Should I Initiate Conversations About Differences?

Early Childhood Question Corner
  • For Educators
    For Parents, Families, and Caregivers

There is no need to wait until children ask questions about differences to begin conversations. However, these discussions will have the greatest impact when they follow from children’s interests, and when they are appropriate in length, frequency and content relative to children’s intellectual and emotional capacity. Louise Derman-Sparks (1989) writes that awareness of, and talking about, differences in and of itself does not increase prejudice in young children and points out that it should be grounded in a developmental approach (relating conversations to children’s ability to understand concepts like race, gender, ability, etc.).

In Talking About Differences Children Notice, Elizabeth Crary writes that “preschool children have a natural curiosity that helps them gather information about their world” (1992, 11). During this stage, adults who talk with children about differences can prevent fear and promote respect. “If adults encourage children to talk about differences,” states Crary, “children can clarify misconceptions and learn that differences are okay” (1992, 12, 15). For example, an adult who initiates a conversation about disabilities with a child who has been staring at a person in a wheelchair may actually be taking steps to prevent that child from developing discomfort with or prejudices about people with disabilities. Some children, without guidance of an adult, might assume they could “catch” the disability or misunderstand why a person may have a disability. In this instance, engaging the child in conversation may actually prevent that child from forming flawed assumptions that could lead to prejudicial thinking.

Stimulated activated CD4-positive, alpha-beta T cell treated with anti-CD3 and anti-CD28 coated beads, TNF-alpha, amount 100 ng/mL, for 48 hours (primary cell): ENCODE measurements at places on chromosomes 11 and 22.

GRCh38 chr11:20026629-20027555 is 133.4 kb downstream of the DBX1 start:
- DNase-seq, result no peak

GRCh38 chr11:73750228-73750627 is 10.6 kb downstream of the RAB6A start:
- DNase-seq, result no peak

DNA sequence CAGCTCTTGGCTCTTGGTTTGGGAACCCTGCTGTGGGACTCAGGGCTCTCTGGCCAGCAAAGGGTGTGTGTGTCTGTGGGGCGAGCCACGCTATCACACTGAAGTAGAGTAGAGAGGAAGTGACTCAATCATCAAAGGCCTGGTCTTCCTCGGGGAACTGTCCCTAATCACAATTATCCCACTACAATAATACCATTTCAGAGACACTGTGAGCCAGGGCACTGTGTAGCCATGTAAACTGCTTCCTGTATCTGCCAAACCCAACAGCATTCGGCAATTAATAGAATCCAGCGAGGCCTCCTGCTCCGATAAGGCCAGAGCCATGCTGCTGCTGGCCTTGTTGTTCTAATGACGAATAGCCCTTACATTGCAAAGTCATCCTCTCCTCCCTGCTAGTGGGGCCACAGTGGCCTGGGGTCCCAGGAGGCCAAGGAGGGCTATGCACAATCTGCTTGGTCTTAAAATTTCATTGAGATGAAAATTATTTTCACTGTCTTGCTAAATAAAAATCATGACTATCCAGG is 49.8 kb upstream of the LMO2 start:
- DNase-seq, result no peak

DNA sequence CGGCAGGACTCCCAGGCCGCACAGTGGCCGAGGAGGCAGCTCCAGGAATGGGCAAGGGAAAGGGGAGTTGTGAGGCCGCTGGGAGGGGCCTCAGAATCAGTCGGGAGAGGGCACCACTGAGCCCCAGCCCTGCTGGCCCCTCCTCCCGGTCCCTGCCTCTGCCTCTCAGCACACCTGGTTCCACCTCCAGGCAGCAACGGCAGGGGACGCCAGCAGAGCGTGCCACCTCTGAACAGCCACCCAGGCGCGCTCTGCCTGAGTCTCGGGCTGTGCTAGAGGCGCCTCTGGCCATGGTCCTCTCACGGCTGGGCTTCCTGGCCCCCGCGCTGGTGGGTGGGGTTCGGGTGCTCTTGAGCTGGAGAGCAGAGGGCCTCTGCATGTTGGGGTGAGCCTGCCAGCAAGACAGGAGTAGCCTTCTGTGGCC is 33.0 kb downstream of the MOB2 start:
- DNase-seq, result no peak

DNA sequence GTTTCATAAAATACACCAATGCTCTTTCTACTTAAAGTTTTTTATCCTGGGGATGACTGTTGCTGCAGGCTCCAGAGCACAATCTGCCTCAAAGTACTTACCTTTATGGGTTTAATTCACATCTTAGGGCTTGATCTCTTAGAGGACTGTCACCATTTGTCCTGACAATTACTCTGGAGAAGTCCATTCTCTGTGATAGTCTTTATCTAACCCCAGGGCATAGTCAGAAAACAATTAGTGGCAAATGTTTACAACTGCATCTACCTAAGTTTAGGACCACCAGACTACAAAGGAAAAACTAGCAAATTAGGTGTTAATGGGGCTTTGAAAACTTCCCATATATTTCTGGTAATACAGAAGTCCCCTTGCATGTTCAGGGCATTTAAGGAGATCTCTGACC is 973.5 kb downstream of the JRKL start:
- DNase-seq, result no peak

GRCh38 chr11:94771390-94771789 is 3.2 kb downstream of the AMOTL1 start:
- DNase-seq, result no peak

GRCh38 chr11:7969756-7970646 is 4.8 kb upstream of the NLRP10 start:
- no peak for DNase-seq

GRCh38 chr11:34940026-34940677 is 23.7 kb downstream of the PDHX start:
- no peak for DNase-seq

While conversations such as the example above can help children to form healthy attitudes toward diversity, well-intentioned adults must take care not to accentuate differences in ways that cause children to be preoccupied with them or to wholly define themselves by singular aspects of their identity, such as race, religion, or ethnicity. Dr. Marguerite A. Wright in I’m Chocolate, You’re Vanilla: Raising Black and Biracial Children in a Race-Conscious World, advises that “unless a young child initiates discussion about skin color, be careful about bringing it up [because] children should not be brought up believing that their skin color or race is the most important thing about them (1998, 75).”

As suggested in Partner’s Against Hate Program Activity Guide: Helping Children Resist Bias and Hate, carefully establishing a pattern of talking to children about issues of diversity, prejudice, and bias early can help [children] to develop and maintain an open mind as it relates to these issues, and it will help them learn how to engage in thoughtful discussions about diversity as they move into adolescence” (Wotorson, 2001, 25 – 26).

To find out more about ADL’s training and resources on this topic visit www.adl.org/education-outreach.